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Prevention

Does Your Child Have a Credit Report?

When you consider your child's financial future, you're more than likely thinking about saving for college and your ability to provide financial support.

However, building good credit is also really important. For example, do you know if anyone has used your child's Social Security number to open a credit card account? It sounds shocking but it happens every day. (See also: How to Protect Your Child From Identity Theft)

Here's what you need to know to build and protect your child's credit history:

1. Credit reports aren't automatically generated for minors.

If you haven't checked your child's credit reports yet, you're probably wondering if your kid even has one. While each of us is given a Social Security number at birth, credit reports aren't automatically generated. More than likely, if your child is 13 years old or younger, he or she doesn't have a credit history at all. Credit histories are based on the actual credit card and loan accounts you apply for and open in your name along with some other personal information like addresses.

Since most kids don't apply for loans, they don't have credit files (unless they are victims of fraud). In addition, your child could have a credit report if you added your child as an authorized user on one or more of your credit cards. (See also: 3 Steps to Take if Your Social Security Number is Stolen)

2. Getting a credit report for a minor involves a different process than it does for an adult.

To get a copy of a child's credit report, you can write to the individual credit bureaus and ask for a copy. Credit reports of children who are 13 or younger can't be accessed online.

To request your child's report from Experian, you must complete this form and send with it a copy of your driver's license or another government-issued identification card, proof of your address such as a utility bill or insurance statement.

You will also need to send in a copy of your child's birth certificate, social security card, full name, date of birth and address for the past two years. If you are worried about sending information by mail, send in required documents via this link.

3. You should check your child's credit history at least twice per year whether or not they have a credit report.

Because children's credit reports are rarely checked, it can be easier for a stolen identity to go unnoticed, causing more damage over time before the fraudulent activity is discovered. It's also important to check to make sure everything is accurate.

Thus, you should check your child's credit reports, especially if there has been a known data breach at your child's school or insurance provider (or if you've recently sent private information such as copies of birth certificates in the mail recently and it didn't arrive in the destination). Just like with your own credit reports, you can dispute any inaccurate or fraudulent information.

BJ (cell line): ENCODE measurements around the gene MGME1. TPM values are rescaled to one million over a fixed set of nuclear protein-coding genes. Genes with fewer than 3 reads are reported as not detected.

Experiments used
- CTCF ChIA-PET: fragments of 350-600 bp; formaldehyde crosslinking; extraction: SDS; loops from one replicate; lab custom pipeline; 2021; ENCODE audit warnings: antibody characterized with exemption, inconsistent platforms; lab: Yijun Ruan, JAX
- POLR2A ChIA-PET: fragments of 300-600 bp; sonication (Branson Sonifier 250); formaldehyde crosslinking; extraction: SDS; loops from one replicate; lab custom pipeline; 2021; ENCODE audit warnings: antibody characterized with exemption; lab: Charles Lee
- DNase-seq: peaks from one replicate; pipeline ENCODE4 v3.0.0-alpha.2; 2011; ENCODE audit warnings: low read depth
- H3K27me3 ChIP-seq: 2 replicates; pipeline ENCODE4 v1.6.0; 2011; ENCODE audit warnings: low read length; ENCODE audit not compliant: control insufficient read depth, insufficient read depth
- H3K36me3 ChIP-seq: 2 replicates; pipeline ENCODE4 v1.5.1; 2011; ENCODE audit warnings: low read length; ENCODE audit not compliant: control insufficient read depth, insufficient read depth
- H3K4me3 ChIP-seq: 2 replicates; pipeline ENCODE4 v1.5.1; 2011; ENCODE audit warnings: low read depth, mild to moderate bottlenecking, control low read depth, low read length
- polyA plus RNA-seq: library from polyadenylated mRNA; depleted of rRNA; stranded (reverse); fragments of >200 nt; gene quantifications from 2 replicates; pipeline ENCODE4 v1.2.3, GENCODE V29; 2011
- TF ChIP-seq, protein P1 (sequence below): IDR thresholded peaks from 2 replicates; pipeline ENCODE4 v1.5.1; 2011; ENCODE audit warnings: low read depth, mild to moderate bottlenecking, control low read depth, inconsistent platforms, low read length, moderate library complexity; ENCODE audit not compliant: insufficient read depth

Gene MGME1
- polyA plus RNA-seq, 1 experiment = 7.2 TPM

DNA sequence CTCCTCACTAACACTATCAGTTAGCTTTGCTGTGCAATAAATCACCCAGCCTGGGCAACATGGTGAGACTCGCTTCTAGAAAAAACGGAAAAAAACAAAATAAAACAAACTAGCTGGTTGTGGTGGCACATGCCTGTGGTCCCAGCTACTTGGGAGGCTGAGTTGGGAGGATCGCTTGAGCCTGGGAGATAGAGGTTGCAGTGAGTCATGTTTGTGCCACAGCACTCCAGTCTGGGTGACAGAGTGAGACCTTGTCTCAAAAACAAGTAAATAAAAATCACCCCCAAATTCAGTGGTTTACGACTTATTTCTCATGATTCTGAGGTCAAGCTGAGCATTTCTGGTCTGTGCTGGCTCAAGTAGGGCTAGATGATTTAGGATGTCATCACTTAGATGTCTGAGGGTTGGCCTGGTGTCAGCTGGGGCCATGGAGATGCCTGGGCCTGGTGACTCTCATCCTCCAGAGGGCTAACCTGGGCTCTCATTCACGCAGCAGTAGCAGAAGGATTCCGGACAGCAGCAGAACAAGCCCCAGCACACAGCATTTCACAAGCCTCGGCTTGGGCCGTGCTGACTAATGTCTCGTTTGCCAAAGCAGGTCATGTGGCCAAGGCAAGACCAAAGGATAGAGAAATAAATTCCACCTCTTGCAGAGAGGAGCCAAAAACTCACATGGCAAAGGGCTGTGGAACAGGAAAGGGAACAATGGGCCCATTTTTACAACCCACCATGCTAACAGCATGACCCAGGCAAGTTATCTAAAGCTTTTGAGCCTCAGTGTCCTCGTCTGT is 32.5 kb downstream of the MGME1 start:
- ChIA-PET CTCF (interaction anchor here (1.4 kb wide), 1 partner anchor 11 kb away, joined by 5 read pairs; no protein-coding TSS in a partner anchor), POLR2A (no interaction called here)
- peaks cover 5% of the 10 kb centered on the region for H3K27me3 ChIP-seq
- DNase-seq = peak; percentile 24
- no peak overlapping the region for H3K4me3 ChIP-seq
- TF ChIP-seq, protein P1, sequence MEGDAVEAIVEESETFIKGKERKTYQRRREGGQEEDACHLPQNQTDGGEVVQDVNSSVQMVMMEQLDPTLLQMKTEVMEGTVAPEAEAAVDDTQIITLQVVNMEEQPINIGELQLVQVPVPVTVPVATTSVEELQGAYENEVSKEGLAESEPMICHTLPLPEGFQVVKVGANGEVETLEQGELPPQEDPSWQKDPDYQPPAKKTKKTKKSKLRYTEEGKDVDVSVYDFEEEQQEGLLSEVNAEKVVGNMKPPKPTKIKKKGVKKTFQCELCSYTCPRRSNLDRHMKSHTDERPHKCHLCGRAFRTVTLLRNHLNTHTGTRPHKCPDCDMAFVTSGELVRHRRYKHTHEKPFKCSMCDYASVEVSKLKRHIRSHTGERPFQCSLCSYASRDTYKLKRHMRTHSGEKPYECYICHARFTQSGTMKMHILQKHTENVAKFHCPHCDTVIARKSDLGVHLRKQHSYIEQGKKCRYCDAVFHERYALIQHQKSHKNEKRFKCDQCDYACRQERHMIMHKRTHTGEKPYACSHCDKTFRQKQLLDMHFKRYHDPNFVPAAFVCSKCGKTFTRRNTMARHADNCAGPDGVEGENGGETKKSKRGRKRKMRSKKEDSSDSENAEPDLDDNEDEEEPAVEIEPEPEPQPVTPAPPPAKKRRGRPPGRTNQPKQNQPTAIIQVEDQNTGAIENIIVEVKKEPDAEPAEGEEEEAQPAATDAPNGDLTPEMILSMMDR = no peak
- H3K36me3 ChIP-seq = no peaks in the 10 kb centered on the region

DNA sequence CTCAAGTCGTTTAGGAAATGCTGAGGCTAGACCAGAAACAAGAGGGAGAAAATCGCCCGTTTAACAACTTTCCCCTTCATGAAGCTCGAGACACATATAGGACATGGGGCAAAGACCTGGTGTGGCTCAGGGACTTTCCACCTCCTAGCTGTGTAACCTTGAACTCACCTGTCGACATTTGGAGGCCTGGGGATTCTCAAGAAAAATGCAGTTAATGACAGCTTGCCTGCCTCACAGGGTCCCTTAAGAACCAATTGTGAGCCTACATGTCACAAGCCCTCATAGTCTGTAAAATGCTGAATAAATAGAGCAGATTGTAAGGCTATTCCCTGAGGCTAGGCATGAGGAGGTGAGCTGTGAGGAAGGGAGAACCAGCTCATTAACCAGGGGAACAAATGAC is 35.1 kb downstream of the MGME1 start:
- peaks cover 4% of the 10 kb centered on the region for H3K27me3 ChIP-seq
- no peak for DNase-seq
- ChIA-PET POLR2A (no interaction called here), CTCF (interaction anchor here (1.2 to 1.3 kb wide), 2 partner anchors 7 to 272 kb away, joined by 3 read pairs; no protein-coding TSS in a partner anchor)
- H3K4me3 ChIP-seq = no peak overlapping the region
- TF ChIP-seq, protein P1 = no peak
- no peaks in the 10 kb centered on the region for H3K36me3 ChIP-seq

4. As your child gets older, you may want to get your teen a credit card.

As your child ages, established credit history becomes an important an important asset. A teen that has a credit rating may have an easier time getting a job, securing their own private student loans when ready for grad school and getting approved to rent an apartment after their first year of college.

You can add your teen at any time to one of your credit cards with a good payment history (i.e. no missed payments, low usage rate, and a long credit history). They'll adopt your history on that card and the utilization rate.

Thus, you don't want to put your child on a card where you have used more than 25% of the limit or missed a payment in the last couple of years. (See also: How to Help Your Teen Build Credit)

Potential red flags for identity theft

Just like adults, there are some things to look out for that may indicate your child's identity may have been stolen:

  • You receive collection notices with your child's name.
  • You receive credit card offers or bills in your child's name.
  • Your child receives an increased amount of mail in his or her name with various offers or from companies with which your child doesn't have any affiliation.
  • You receive collection calls at home from companies asking for your child.
  • You receive a statement of benefits or medical bill with your child's name on them that aren't theirs.

If any of these happen you should check with the credit bureaus like Experian to see if he or she has a credit report.

Teaching your child positive finance and credit habits

By checking credit reports and keeping an eye on any financial accounts, you can help teach your child how to stay on top of finances as well as watch over their personal information to look out for identity theft.

As they get older you can talk with them more about it and share with them how to stay on top of things themselves. (See also: How to Teach Your Kids About Personal Finance)


Editorial Disclaimer: Opinions expressed here are author's alone, not those of any bank, credit card issuer, or other company, and have not been reviewed, approved or otherwise endorsed by any of these entities. All information, including rates and fees, are accurate as of the date of publication.
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